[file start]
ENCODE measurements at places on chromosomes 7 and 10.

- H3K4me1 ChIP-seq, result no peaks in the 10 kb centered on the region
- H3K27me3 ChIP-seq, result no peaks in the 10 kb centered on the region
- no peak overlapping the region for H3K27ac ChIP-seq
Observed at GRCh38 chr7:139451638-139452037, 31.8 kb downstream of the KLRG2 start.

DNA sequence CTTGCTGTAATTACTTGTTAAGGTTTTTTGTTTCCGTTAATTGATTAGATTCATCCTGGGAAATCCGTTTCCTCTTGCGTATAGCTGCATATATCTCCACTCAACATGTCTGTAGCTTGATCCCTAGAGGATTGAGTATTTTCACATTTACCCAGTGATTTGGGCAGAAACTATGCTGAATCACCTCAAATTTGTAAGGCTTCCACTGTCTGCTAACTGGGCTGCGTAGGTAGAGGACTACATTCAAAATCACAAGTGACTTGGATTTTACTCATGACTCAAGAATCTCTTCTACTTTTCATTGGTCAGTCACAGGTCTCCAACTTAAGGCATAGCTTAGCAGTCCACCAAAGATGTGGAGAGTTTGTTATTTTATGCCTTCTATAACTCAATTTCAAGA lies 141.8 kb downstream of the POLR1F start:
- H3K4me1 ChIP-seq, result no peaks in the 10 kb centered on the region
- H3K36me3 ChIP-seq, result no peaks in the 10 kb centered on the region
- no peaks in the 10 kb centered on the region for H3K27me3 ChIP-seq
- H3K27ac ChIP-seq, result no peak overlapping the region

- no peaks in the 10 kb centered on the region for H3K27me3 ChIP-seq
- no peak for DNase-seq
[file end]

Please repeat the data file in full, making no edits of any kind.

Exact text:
ENCODE measurements at places on chromosomes 7 and 10.

- H3K4me1 ChIP-seq, result no peaks in the 10 kb centered on the region
- H3K27me3 ChIP-seq, result no peaks in the 10 kb centered on the region
- no peak overlapping the region for H3K27ac ChIP-seq
Observed at GRCh38 chr7:139451638-139452037, 31.8 kb downstream of the KLRG2 start.

DNA sequence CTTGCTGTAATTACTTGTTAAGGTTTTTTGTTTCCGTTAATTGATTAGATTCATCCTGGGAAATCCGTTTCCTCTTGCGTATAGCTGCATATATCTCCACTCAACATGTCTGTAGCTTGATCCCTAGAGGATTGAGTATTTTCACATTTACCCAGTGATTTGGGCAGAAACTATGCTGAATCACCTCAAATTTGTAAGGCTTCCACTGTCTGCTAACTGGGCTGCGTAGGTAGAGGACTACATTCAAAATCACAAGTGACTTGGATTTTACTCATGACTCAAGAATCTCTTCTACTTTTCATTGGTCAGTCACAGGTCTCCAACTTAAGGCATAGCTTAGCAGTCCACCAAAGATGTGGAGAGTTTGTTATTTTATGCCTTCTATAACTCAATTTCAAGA lies 141.8 kb downstream of the POLR1F start:
- H3K4me1 ChIP-seq, result no peaks in the 10 kb centered on the region
- H3K36me3 ChIP-seq, result no peaks in the 10 kb centered on the region
- no peaks in the 10 kb centered on the region for H3K27me3 ChIP-seq
- H3K27ac ChIP-seq, result no peak overlapping the region

- no peaks in the 10 kb centered on the region for H3K27me3 ChIP-seq
- no peak for DNase-seq